A classic essay by G.C. Dilsaver. Don’t miss it. Here is an excerpt:
“…The Christian single-issue advocates are in effect, if not always in intent, minimalists and compromisers. What they are urging is what a functional conscience with but the slightest sense of natural law and moral rectitude would urge. These single-issue Christians fail to see the bigger picture, the essence of the evil itself, because they compartmentalize their faith. It is safer than living that faith out in its totality and it is safely political and issue-oriented rather than dangerously militant and prophetic. Being pro-life becomes militant and prophetic, it becomes heroic and a personal encounter with Christ Crucified, most especially for those who endure a pregnancy that is somehow tragic. But for most of us being pro-life remains an issue, even the banner issue of our conservative politics and our Christian faith.
But Christianity can’t be reduced down to issues or politics. It isn’t liberation theology nor neo-conservatism nor dispensationalism, all of which fall under the category of a semi- or anti-Christianity. Not only is Christianity not merely political, it is not merely moral. You can’t reduce the faith down to a moral code much less one moral position, no matter how serious that position is. To do so does irreparable damage to that faith and, as such, best assures the defeat of the moral position one advocates.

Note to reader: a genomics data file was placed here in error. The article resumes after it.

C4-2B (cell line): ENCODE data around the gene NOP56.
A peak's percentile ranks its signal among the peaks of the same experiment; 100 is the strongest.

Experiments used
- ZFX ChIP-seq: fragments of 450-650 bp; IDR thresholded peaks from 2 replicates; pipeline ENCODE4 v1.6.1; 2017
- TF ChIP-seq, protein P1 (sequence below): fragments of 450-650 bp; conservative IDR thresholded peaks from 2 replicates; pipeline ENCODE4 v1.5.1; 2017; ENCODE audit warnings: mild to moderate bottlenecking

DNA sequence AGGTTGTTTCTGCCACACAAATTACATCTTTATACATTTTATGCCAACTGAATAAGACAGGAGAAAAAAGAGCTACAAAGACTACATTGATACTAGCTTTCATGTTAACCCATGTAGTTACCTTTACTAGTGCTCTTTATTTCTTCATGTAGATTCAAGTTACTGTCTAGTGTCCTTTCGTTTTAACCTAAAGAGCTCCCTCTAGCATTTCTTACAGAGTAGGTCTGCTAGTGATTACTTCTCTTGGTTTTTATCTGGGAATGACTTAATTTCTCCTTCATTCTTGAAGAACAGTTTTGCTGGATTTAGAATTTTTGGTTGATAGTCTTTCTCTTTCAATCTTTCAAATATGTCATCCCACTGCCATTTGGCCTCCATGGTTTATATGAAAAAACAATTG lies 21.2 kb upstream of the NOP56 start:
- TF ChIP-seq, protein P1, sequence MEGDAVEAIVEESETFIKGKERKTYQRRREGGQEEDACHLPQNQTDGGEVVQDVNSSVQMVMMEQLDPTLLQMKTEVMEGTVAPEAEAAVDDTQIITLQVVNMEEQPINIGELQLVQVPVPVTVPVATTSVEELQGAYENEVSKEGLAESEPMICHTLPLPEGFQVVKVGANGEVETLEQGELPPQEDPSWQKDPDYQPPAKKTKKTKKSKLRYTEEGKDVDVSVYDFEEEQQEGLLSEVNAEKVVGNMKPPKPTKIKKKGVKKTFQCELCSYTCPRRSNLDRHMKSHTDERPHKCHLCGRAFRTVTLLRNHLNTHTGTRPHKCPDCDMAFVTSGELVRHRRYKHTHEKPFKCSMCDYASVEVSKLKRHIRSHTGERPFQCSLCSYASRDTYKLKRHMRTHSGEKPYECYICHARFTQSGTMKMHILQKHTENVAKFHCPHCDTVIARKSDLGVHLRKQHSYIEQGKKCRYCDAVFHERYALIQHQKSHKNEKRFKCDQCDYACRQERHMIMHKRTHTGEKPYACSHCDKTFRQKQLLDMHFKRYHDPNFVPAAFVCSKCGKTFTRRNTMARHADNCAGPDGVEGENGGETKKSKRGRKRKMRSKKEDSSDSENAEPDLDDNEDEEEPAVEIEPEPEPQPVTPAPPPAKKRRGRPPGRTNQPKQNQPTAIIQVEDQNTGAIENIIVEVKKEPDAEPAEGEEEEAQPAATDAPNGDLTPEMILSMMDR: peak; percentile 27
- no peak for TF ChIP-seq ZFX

Means and Ends
In traditional Christian morality a good end never justifies an evil means, and even if it did an evil means never procures a good end that lasts. A strikingly relevant case in point was the Fascist government in Italy. Mussolini’s state banned abortion, birth control, and homosexuality activity. As a Catholic I hold these things as intrinsically evil and their curtailment good. However, supporters of Italian fascism, even those who supported it primarily for the advancement of these moral issues, are responsible for facilitating a cataclysmic evil. This evil culminated in Catholics sheepishly submitting to national conscription and participation in an unjust and horrifying war. In addition, it led to the subsequent weakening of Catholic culture, morals, and faith in Italy and to the final eradication of European Christendom. The result now being a de-Christianized Italy that fully accepts those very moral issues some sought to address by compromising with the fascist regime. If even a fraction of the effort and sacrifice that was squandered by Italian and other Catholics in World War II had instead been brought to missionary efforts the world would be looking at the rebirth of Christendom rather than its demise.
Moral decadence always comes in the wake of war…”